After two nights of Summer Struggle in Sapporo and in between NJPW-affiliated action in three U.S. promotions, New Japan Pro Wrestling returned to Tokyo’s Korakuen Hall for two hours of tag and singles matches. The July 17 Summer Struggle event was definitely one of New Japan’s best non-major shows of 2021 so far, with plenty of enjoyable wrestling and character moments, as well as a surprise return appearance from a certain roster member’s bare ass. (If you clicked on this out of curiosity and didn’t watch the show: the roster member was Taguchi. Of course, it was Taguchi.)
Evil, Kenta, Dick Togo, and Yujiro Takahashi def. Tomohiro Ishii, Hiroshi Tanahashi, Yota Tsuji, and Yuya Uemura
The show starts off fairly strong with a Bullet Club vs. Miscellaneous Good Guys eight-man tag that features good performances from Tsuji and Uemura and hypes up the Ishii vs. Evil feud. These two (and Togo makes three) have not been coasting during the build to their singles match, and their energy is bolstered by a fun rivalry dynamic. Evil and Togo work to bait Ishii, while Ishii, as always, doesn’t seem to care whether he’s being baited or not and is just down to fight whoever’s pissing him off.
The Tanahashi vs. Kenta beef, in contrast, has yet to really start sizzling. Kenta points that out in his backstage promo, so maybe things will get cooking here soon, but in this tag match, these two vets stood out less than the Young Lions.
Taichi, Zack Sabre Jr., and Minoru Suzuki def. Tetsuya Naito, Sanada, and Bushi
The six-man tag match previewing Dangerous Tekkers vs. SaNaito Round 2 delivers the total package needed to make you glad that they’re doing a second round. These guys continue to bring the Bits, with Zack getting laughs from the Korakuen crowd by ignoring Sanada to call out Naito on the apron, as well as quality, straightforward wrestling action. Taichi and ZSJ winning with one of their combination finishers also seems like a smart choice, making them look good as a unit more than as individuals. I still think there’s no way these teams don’t have a more exciting rematch in the Tokyo Dome, where they won’t have to fill, like, the last hour of the show.
Sho, Yoh, and Robbie Eagles def. El Desperado, Yoshinobu Kanemaru, and Douki
The next challenger for the IWGP Junior Heavyweight Championship, Robbie Eagles, makes his NJPW return in the show’s third match and makes himself look like a contender. Everyone gets some of their stuff in in what ends up being the cleanest match of the night, but the match is all about giving Eagles the opportunity to shine and that’s what he does, especially in his sequences with the champ and the finishing stretch that ends with him submitting Douki. Overall, I think this match does an effective job of selling the Desperado vs. Eagles junior title match as one of the likely highlights of Wrestle Grand Slam and makes you hope that Eagles is able to stick around afterward.
Before moving on to the show’s singles matches, I want to take a moment to appreciate how varied the matches on this undercard were. Eagles and Desperado start this six-man with a clean lockup after the comedic start to L.I.J. vs. Suzukigun and the jump during the entrances of the show opener. While these multi-man tag matches all have basically the same goal, they otherwise switch things up enough to keep from feeling same-y, which does a lot to keep the show engaging and give it a sense of momentum. (Also, I haven’t been writing a lot about undercards in this column recently, so here’s some extra praise for a good one to compensate.)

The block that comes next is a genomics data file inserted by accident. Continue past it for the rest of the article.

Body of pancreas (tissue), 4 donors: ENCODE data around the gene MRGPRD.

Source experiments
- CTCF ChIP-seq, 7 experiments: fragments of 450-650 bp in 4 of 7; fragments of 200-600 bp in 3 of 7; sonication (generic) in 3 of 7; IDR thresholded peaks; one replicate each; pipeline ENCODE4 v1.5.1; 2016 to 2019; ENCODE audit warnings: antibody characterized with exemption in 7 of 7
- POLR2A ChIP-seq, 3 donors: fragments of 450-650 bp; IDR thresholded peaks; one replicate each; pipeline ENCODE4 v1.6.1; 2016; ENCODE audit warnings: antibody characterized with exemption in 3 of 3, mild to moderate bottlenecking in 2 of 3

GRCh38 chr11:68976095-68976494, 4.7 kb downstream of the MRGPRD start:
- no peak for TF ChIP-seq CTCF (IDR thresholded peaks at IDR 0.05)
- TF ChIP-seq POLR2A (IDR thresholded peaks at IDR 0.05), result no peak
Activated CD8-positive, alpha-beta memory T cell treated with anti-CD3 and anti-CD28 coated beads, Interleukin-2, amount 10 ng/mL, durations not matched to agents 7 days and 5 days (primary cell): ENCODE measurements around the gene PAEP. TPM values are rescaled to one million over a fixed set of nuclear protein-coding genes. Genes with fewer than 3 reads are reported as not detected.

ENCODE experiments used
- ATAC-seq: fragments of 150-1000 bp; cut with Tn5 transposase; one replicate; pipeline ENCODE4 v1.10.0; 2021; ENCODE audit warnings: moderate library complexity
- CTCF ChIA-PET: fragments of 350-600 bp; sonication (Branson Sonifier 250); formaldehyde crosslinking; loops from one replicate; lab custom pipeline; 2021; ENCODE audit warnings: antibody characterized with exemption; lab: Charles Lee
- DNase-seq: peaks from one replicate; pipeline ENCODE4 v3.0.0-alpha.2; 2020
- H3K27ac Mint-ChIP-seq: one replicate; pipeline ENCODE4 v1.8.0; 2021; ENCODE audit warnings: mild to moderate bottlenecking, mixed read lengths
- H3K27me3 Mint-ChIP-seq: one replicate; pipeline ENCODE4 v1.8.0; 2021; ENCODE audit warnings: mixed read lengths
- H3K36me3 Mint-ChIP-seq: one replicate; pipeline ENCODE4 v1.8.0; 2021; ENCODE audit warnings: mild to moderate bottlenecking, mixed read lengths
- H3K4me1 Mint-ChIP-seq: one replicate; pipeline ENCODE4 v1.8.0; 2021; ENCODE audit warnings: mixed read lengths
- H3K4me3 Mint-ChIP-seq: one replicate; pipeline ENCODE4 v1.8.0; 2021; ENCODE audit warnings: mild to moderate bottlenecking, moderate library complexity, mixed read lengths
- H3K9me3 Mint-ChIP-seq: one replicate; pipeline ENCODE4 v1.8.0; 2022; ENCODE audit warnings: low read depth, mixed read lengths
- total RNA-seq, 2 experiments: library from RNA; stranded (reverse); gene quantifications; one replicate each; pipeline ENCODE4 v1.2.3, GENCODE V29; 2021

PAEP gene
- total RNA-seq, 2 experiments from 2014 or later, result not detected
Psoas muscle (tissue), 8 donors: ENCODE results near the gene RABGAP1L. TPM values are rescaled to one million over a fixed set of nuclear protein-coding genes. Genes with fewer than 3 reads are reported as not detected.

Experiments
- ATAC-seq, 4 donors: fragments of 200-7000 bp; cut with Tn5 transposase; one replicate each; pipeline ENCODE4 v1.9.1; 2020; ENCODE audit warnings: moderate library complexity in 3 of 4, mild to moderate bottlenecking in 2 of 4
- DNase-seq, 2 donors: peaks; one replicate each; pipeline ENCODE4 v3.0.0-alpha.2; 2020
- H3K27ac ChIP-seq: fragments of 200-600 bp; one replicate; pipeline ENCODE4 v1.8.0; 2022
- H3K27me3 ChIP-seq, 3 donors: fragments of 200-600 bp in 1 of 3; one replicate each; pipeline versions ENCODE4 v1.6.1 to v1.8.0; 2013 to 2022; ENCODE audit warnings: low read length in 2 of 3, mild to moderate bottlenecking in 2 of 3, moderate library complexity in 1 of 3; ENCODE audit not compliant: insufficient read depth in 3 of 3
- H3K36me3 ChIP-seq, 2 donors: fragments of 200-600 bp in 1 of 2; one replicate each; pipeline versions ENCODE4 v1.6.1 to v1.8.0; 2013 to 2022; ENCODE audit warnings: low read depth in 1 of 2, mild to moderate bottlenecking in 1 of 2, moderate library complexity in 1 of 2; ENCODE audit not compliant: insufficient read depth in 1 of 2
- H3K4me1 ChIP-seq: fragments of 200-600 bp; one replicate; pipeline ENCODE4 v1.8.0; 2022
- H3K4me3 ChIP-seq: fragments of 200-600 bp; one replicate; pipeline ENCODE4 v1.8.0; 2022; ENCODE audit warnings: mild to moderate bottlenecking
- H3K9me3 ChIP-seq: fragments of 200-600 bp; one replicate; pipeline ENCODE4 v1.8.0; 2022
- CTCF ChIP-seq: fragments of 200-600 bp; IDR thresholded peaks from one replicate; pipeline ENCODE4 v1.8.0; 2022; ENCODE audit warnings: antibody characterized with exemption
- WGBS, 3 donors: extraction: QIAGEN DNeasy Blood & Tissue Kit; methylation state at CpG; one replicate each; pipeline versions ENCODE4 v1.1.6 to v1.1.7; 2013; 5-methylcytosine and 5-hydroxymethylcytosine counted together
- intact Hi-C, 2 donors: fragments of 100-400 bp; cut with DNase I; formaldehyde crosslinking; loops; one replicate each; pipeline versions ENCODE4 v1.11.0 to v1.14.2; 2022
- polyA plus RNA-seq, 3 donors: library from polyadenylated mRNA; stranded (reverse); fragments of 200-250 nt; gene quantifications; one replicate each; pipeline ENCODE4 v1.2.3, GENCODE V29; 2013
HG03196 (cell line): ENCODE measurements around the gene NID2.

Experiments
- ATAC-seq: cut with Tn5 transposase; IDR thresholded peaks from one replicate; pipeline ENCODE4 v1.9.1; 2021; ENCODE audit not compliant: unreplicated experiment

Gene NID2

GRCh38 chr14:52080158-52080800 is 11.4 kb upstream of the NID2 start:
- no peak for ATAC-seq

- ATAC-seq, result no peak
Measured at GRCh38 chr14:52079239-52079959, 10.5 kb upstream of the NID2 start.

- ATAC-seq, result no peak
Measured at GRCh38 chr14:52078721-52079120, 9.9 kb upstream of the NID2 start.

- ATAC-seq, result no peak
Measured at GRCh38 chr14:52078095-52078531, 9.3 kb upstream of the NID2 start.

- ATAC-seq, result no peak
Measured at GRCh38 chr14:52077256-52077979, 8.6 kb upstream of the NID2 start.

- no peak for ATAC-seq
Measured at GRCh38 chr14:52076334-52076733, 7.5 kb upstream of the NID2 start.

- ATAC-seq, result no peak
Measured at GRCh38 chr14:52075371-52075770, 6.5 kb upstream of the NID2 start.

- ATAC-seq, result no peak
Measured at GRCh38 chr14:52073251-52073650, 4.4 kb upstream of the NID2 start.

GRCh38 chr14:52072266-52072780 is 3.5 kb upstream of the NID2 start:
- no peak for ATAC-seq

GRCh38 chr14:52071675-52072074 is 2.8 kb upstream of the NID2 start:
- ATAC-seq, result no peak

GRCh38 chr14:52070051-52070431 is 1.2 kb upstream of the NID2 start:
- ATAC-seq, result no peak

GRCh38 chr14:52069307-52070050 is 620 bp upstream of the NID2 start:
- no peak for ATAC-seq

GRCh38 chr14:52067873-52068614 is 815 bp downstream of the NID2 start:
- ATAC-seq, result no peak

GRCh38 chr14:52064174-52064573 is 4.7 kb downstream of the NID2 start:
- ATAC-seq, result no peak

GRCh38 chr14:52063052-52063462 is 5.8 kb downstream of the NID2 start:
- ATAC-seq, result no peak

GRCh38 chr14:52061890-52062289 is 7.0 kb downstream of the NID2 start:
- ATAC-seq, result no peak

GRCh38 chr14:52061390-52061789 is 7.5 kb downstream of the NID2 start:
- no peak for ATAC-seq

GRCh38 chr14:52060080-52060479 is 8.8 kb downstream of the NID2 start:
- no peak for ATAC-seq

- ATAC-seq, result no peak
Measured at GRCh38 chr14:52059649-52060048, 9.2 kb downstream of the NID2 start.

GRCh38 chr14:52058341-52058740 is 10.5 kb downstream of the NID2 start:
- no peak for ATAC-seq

Ryusuke Taguchi def. Taiji Ishimori
Speaking of wrestlers who haven’t had a singles match in New Japan since December 2020, Taguchi kills it in his first singles match in New Japan (or anywhere) since December 2020. Like in their junior title feud a couple of years ago, Ishimori and Taguchi are pretty evenly matched, but Taguchi has the advantage of being able to throw Ishimori off by being a wild card of a human being. A lot of this match’s excitement comes from exploring the whole range of Taguchi, from more comedic spots to good wrestling that happens to incorporate a lot of hip attacks to more seriously threatening submissions. Through it all, Taguchi is able to either suddenly die by groin attack or pull off some offense you don’t see coming; he’s one of those guys with a wrestling brain that keeps his matches interesting and fun even this far into his career, even if you’ve seen a lot of them before.
Taguchi’s first counter into an ankle lock in this match is weirdly low intensity, but after this weak moment, he and Ishimori trading submission finishers is an exciting and well-done part of the match that looks like it could include the finish. The actual finish is also well-done but with a way different tone: Ishimori tries to counter Dodon with a sunset flip, Taguchi just holds this down for a pin, Ishimori holds the pin down and pulls Taguchi’s tights, but Taguchi turns the pin back over to win with a rollup and his pants down. The crowd reaction of the part of the audience who couldn’t see the tights-pull and then, SURPRISE, get half of Taguchi’s bare ass when he flips the pin over is incredible.
The post-match segment includes a full WWF-tier Stinkface for some reason and a revenge attack by El Phantasmo for the reason of kicking off the night’s main event when Rocky Romero runs out after him. This didn’t really make me more excited for Rocky vs. ELP, but I think it did a good job of connecting these singles matches to the junior tag title feud for reasons more than ~momentum~. The Mega Coaches are an established tag team, but they’re such an infrequent one that it helps to see them do things together that aren’t title challenges/matches or backstage promos. Wrestling fans love to see bonding! Plus, the extra effort makes this all seem a little less like another one-off challenge and more like they could actually win the titles.
El Phantasmo and Rocky Romero wrestle to a 30-minute time limit draw